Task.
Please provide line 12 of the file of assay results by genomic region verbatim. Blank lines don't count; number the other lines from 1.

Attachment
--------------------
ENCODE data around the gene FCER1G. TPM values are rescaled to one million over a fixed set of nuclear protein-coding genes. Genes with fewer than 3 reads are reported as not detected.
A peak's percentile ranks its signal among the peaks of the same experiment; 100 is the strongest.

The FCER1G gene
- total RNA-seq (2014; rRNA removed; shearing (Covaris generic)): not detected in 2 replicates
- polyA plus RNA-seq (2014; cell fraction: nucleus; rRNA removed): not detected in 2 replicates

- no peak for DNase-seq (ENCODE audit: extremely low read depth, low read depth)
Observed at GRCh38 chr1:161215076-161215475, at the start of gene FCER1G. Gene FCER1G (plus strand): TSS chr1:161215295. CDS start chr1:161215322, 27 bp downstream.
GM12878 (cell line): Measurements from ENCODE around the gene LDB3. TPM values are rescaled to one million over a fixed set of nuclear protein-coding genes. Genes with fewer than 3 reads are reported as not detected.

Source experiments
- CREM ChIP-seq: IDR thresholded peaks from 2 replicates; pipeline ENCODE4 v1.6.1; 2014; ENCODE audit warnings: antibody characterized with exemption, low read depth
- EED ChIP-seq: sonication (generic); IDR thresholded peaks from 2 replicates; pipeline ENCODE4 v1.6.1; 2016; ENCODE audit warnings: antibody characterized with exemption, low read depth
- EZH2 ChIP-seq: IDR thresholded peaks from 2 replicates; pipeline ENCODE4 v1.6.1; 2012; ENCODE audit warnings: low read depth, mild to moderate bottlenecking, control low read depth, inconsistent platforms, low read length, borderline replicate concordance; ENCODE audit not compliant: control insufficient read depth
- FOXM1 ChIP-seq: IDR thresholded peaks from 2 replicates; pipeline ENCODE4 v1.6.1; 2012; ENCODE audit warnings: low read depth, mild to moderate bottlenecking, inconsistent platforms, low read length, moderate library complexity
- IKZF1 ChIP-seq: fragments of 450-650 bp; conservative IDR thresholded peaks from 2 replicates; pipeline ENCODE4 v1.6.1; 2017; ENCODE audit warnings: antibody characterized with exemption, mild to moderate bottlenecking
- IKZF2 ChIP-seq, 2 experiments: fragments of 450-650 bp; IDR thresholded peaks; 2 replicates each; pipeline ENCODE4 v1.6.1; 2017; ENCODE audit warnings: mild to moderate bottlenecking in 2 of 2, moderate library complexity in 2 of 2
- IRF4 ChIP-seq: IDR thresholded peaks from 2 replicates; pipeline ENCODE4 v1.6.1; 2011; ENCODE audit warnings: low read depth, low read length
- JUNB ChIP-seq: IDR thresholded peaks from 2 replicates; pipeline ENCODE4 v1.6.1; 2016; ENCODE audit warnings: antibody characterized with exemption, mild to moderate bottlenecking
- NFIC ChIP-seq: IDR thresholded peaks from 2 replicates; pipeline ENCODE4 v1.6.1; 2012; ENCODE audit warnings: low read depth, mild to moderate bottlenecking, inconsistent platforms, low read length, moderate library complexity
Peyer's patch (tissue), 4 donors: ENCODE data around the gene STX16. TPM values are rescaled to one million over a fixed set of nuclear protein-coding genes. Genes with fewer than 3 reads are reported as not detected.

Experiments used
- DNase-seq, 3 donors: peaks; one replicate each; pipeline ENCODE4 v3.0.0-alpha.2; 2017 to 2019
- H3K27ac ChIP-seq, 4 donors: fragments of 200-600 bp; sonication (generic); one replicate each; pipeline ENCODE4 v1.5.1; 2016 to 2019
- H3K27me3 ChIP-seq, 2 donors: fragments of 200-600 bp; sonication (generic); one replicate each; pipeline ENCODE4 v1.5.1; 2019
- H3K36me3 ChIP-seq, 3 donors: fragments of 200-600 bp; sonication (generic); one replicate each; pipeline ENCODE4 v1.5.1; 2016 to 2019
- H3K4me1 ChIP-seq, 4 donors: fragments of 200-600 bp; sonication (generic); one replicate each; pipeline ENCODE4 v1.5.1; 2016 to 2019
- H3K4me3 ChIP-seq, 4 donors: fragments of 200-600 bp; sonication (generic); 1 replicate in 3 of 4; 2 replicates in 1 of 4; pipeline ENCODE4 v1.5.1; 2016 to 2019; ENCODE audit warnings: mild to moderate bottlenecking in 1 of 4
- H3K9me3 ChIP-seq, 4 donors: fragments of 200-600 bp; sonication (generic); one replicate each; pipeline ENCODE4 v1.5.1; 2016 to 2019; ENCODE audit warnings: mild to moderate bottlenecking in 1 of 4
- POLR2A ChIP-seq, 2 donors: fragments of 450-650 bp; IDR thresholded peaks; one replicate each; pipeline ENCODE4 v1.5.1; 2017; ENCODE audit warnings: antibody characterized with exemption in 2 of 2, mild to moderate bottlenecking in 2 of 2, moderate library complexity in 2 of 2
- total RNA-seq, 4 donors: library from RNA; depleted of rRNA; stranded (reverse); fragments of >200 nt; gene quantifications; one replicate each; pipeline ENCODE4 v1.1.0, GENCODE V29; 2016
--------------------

- EZH2 ChIP-seq: IDR thresholded peaks from 2 replicates; pipeline ENCODE4 v1.6.1; 2012; ENCODE audit warnings: low read depth, mild to moderate bottlenecking, control low read depth, inconsistent platforms, low read length, borderline replicate concordance; ENCODE audit not compliant: control insufficient read depth